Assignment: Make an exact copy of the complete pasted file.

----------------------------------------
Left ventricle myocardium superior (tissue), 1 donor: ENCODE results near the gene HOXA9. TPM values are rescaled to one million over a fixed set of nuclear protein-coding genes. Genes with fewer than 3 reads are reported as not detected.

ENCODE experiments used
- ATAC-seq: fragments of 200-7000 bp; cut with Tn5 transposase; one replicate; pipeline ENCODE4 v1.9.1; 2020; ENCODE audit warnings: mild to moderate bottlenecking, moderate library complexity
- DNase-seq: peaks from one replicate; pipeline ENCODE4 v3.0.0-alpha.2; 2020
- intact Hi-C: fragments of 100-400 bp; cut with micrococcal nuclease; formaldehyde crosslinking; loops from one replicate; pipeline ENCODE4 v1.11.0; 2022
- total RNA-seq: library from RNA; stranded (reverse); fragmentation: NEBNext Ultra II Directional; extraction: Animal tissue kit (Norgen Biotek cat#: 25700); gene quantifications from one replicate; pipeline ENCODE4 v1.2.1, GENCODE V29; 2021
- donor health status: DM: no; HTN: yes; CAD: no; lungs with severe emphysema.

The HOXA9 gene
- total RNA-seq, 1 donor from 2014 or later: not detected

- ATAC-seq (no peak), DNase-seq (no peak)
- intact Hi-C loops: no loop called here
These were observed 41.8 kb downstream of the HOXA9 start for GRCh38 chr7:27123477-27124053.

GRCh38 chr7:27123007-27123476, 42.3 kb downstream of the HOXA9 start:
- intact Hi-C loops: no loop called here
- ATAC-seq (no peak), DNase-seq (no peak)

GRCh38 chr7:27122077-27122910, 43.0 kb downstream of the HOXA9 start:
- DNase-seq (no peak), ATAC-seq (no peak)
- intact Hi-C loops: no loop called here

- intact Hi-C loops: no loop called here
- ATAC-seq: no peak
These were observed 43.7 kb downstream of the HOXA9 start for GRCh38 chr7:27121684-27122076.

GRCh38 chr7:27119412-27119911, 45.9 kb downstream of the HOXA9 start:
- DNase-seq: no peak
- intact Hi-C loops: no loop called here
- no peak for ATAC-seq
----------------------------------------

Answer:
Left ventricle myocardium superior (tissue), 1 donor: ENCODE results near the gene HOXA9. TPM values are rescaled to one million over a fixed set of nuclear protein-coding genes. Genes with fewer than 3 reads are reported as not detected.

ENCODE experiments used
- ATAC-seq: fragments of 200-7000 bp; cut with Tn5 transposase; one replicate; pipeline ENCODE4 v1.9.1; 2020; ENCODE audit warnings: mild to moderate bottlenecking, moderate library complexity
- DNase-seq: peaks from one replicate; pipeline ENCODE4 v3.0.0-alpha.2; 2020
- intact Hi-C: fragments of 100-400 bp; cut with micrococcal nuclease; formaldehyde crosslinking; loops from one replicate; pipeline ENCODE4 v1.11.0; 2022
- total RNA-seq: library from RNA; stranded (reverse); fragmentation: NEBNext Ultra II Directional; extraction: Animal tissue kit (Norgen Biotek cat#: 25700); gene quantifications from one replicate; pipeline ENCODE4 v1.2.1, GENCODE V29; 2021
- donor health status: DM: no; HTN: yes; CAD: no; lungs with severe emphysema.

The HOXA9 gene
- total RNA-seq, 1 donor from 2014 or later: not detected

- ATAC-seq (no peak), DNase-seq (no peak)
- intact Hi-C loops: no loop called here
These were observed 41.8 kb downstream of the HOXA9 start for GRCh38 chr7:27123477-27124053.

GRCh38 chr7:27123007-27123476, 42.3 kb downstream of the HOXA9 start:
- intact Hi-C loops: no loop called here
- ATAC-seq (no peak), DNase-seq (no peak)

GRCh38 chr7:27122077-27122910, 43.0 kb downstream of the HOXA9 start:
- DNase-seq (no peak), ATAC-seq (no peak)
- intact Hi-C loops: no loop called here

- intact Hi-C loops: no loop called here
- ATAC-seq: no peak
These were observed 43.7 kb downstream of the HOXA9 start for GRCh38 chr7:27121684-27122076.

GRCh38 chr7:27119412-27119911, 45.9 kb downstream of the HOXA9 start:
- DNase-seq: no peak
- intact Hi-C loops: no loop called here
- no peak for ATAC-seq